Nutritional Sciences: Doctoral Degree (PhD)

Faculty resources, expertise, and program coursework support three focus areas within the nutritional sciences doctoral program:

  • Molecular and Biochemical Nutrition
  • Nutritional Epidemiology
  • Nutritional Interventions

Applicants should have a strong interest in science and health, an undergraduate degree in some field of basic or applied science, and, at a minimum, should have taken courses in biology, physiology, general and organic chemistry, biochemistry, and calculus. 

  • Calculus* 1 semester
  • Inorganic/general chemistry* 1 semester, lab not required
  • Organic chemistry 1 semester, lab not required
  • Biochemistry 1 semester
  • Human Physiology or Anatomy and Physiology 1 semester of either but must be human

*AP high school courses are accepted based on AP final exam score

Methodological Core Requirements
Course Number Credits Course Name
BIOSTATS 521^ 4 Applied Biostatistics
BIOSTATS 522^^ 3 Biostatistical Analysis for Health-Related Studies
EPID 600 4 Introduction to Epidemiology
Nutritional Sciences Course Requirements
Course Number Credits Course Name
EHS 801 2 Research and Communication in Nutritional Sciences
 NUTR 630  3  Principles of Nutritional Science
 NUTR 631  3  Metabolism of Vitamins and Minerals
NUTR 639 3 Pathophysiology of Obesity
NUTR 640 3 Nutrition Assessment
NUTR 688 1 Topics in Nutritional Sciences (year-long course)*
NUTR 700 2 Research Methods in Nutritional Sciences
NUTR 869 1 Doctoral Seminar in Nutritional Sciences**
NUTR 899 ≤6 Advanced Research (2 rotations required)***
NUTR 995 8 Research (once achieved candidacy)

Doctoral students must complete the online Foundations of Public Health modules that will be available in Winter 2019.   

^Students can take BIOSTAT 601 as alternative

^^Students can take BIOSTAT 650 as alternative

*NUTR 688 is a departmental seminar that spans the first two terms. It is expected that students will attend seminars throughout their doctoral program but do not have to officially register.

**NUTR 869 is a doctoral seminar that students register for until they have passed their Preliminary Exam. Prior to the Preliminary Exam, they will present a formal seminar in this class. It is expected that students will attend seminars throughout their doctoral program but do not have to officially register.

***NUTR 899 – students complete two separate rotations with different faculty for a minimum of 1 credit each rotation.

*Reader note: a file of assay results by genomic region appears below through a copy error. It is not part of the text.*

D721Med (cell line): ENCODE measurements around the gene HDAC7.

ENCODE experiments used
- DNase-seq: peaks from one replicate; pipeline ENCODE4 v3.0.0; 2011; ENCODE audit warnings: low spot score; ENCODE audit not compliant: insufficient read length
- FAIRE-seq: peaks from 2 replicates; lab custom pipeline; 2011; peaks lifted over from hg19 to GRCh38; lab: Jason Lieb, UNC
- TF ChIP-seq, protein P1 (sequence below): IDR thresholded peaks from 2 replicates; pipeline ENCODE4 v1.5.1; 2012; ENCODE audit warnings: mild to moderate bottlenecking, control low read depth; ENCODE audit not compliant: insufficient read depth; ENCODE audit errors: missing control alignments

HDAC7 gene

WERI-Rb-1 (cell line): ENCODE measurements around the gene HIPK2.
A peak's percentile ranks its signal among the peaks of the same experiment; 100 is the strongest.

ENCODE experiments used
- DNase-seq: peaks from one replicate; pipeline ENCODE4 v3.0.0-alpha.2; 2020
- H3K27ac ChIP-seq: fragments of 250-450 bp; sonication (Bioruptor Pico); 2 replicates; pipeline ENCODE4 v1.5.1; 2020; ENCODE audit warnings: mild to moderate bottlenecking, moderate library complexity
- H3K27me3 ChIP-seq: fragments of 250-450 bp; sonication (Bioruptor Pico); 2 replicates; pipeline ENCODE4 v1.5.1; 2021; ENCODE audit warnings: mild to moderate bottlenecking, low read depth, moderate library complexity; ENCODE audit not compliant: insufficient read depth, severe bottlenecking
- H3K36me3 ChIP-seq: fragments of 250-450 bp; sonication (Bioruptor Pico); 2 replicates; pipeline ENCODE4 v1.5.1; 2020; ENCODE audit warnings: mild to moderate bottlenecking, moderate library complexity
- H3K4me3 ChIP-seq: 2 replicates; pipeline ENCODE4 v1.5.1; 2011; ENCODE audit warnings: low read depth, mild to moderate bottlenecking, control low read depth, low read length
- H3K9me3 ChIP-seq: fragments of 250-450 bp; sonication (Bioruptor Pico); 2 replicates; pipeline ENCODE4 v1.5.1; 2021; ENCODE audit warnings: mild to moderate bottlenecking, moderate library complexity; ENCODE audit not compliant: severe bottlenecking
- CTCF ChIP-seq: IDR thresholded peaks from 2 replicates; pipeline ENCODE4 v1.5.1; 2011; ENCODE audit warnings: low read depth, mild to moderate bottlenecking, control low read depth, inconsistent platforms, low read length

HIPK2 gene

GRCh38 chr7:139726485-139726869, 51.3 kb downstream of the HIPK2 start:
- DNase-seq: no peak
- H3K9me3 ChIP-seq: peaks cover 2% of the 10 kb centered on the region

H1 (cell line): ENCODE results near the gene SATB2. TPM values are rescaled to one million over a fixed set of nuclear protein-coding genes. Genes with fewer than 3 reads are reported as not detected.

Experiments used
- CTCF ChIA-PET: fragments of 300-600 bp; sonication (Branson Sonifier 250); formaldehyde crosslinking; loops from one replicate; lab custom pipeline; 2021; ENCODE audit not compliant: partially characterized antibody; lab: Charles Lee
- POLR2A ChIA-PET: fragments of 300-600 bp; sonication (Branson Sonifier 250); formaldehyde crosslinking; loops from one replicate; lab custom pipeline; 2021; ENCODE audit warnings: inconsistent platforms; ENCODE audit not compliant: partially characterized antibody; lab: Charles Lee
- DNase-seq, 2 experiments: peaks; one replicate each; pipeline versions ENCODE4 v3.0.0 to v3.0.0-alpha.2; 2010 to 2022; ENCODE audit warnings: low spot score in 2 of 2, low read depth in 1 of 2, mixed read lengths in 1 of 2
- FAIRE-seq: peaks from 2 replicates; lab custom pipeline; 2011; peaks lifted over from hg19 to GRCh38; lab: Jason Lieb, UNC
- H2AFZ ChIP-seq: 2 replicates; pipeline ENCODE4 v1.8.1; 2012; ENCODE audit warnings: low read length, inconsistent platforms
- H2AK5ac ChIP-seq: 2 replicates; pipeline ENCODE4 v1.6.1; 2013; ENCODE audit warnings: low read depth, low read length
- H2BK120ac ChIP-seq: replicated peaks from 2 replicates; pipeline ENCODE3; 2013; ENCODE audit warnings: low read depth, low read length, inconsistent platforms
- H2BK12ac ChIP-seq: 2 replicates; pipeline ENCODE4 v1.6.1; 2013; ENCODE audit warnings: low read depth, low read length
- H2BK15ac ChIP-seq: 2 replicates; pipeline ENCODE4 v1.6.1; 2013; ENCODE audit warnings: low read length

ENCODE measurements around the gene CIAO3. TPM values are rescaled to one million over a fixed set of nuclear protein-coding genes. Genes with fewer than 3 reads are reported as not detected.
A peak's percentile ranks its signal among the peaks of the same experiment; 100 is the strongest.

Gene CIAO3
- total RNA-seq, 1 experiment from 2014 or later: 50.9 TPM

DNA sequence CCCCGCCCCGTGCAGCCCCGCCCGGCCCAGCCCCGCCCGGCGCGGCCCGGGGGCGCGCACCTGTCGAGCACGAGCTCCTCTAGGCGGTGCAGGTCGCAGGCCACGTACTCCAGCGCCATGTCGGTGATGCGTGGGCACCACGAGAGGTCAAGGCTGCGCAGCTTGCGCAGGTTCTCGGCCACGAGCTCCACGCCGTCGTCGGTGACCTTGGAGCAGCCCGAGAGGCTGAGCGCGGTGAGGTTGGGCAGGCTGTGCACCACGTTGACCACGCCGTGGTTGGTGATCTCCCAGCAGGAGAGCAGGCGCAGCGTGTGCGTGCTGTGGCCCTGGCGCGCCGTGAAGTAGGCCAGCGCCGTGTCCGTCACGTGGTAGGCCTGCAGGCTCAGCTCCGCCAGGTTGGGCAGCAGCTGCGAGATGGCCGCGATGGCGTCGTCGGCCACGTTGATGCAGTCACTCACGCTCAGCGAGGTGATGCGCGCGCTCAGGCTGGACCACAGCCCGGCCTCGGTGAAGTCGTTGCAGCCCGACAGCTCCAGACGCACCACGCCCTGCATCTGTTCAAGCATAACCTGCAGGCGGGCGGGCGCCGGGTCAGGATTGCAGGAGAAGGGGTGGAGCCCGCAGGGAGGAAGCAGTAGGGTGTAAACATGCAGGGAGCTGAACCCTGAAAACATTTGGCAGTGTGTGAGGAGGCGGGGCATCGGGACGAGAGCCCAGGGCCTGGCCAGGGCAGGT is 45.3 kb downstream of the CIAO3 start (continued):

Plan 1: Molecular and Biochemical Nutrition
Course Number Credits Course Name
Required courses (pick one of these)
NUTR 624  2 Nutritional Epidemiology
NUTR 626  3 Controversial topics in the Role of Nutrition on Chronic Disease
Select from the following (minimum of 3 courses, as advised by your faculty mentor):
BIOLCHEM 550 3 Macromolecular Structure and Function
BIOLCHEM 551 3 Proteome Informatics
CDM 530 3 Cell Biology
HG 541 3 Molecular Genetics
MICRO 440 3 Immunology
PHYSIOL 510 3 Principles of Systems and Integrative Physiology
PHYSIOL 541 3 Reproductive Physiology
PHYSIOL 555 3 Integrative Genomics
EHS 576 3 Microbiology in Environmental Health
EHS 602 3 Essentials of Toxicology
EHS 612 3 Biochemical and Molecular Toxicology
NUTR 625 3 Nutrition, Environment and the Immune Response
EHS/NUTR 660 2 Environmental Epigenetics and Public Health
NUTR 638 3 Nutrigenomics
NUTR 657 3 Nutrition, the Environment and Cancer
NUTR 830 2 Advanced Topics in Macronutrient Metabolism
KINES 545 Metabolic Response to Exercise
KINES 540 Advanced Exercise Physiology
Plan 2: Nutritional Epidemiology
Course Number Credits Course Name
Required courses
NUTR 624  2 Nutritional Epidemiology
BIOSTAT 523 ^ 3 Statistical Methods for Epidemiology
EPID 601  4 Principles and Methods of Epidemiology
Recommended course: EPID 640 3 SAS for Epidemiological Research
Students may take BIOSTAT 653 as an alternative    
Select from the following (minimum of 1 course, as advised by your faculty mentor):
BIOSTATS 512 3 Analyzing Longitudinal and Clustered Date using Statistical Software
EPID 602 4 Applied Epidemiologic Data Analysis
NUTR 626 3 Controversial Topics in the Role of Nutrition on Chronic Disease
NUTR 633 3 Evaluation of Global Health Programs 
EPID 675 3 Data Analysis for Environmental Epidemiology
EPID 655 3 Field Studies in Epidemiology
EPID 814 3 Topics in Epidemiologic Analysis (offered every other year)